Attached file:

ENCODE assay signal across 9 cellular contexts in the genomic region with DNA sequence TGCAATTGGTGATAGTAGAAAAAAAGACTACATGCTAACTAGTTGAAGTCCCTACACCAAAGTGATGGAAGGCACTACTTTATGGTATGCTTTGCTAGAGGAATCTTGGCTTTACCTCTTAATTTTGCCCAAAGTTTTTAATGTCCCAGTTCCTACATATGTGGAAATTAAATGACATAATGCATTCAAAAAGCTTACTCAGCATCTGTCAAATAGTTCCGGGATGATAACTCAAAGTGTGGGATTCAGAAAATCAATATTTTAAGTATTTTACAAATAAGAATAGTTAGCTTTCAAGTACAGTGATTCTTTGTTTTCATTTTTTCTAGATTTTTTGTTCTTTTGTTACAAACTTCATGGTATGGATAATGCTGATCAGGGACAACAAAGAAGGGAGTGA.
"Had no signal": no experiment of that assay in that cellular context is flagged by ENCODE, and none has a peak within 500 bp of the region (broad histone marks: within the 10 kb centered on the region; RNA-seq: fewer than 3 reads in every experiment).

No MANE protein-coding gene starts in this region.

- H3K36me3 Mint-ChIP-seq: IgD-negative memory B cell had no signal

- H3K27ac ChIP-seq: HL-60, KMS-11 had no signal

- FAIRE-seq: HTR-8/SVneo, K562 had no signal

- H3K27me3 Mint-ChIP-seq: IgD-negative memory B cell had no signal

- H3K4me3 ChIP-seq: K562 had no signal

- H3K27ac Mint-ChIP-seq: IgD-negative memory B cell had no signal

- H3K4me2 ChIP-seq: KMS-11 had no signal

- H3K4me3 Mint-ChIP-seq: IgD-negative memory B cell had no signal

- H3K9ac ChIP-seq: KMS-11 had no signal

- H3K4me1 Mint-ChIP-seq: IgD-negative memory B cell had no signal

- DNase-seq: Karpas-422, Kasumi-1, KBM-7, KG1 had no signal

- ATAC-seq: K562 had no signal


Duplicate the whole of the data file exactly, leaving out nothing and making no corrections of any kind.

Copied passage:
ENCODE assay signal across 9 cellular contexts in the genomic region with DNA sequence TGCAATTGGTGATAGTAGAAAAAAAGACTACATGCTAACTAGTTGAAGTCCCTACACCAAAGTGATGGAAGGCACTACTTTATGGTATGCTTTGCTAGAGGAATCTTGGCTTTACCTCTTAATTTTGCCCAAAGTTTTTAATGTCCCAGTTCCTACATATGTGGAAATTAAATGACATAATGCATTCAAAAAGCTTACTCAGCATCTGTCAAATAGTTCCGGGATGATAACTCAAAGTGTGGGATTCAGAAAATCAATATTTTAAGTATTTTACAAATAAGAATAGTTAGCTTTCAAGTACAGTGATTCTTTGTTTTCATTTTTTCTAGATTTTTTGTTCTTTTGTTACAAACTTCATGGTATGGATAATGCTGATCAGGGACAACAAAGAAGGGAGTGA.
"Had no signal": no experiment of that assay in that cellular context is flagged by ENCODE, and none has a peak within 500 bp of the region (broad histone marks: within the 10 kb centered on the region; RNA-seq: fewer than 3 reads in every experiment).

No MANE protein-coding gene starts in this region.

- H3K36me3 Mint-ChIP-seq: IgD-negative memory B cell had no signal

- H3K27ac ChIP-seq: HL-60, KMS-11 had no signal

- FAIRE-seq: HTR-8/SVneo, K562 had no signal

- H3K27me3 Mint-ChIP-seq: IgD-negative memory B cell had no signal

- H3K4me3 ChIP-seq: K562 had no signal

- H3K27ac Mint-ChIP-seq: IgD-negative memory B cell had no signal

- H3K4me2 ChIP-seq: KMS-11 had no signal

- H3K4me3 Mint-ChIP-seq: IgD-negative memory B cell had no signal

- H3K9ac ChIP-seq: KMS-11 had no signal

- H3K4me1 Mint-ChIP-seq: IgD-negative memory B cell had no signal

- DNase-seq: Karpas-422, Kasumi-1, KBM-7, KG1 had no signal

- ATAC-seq: K562 had no signal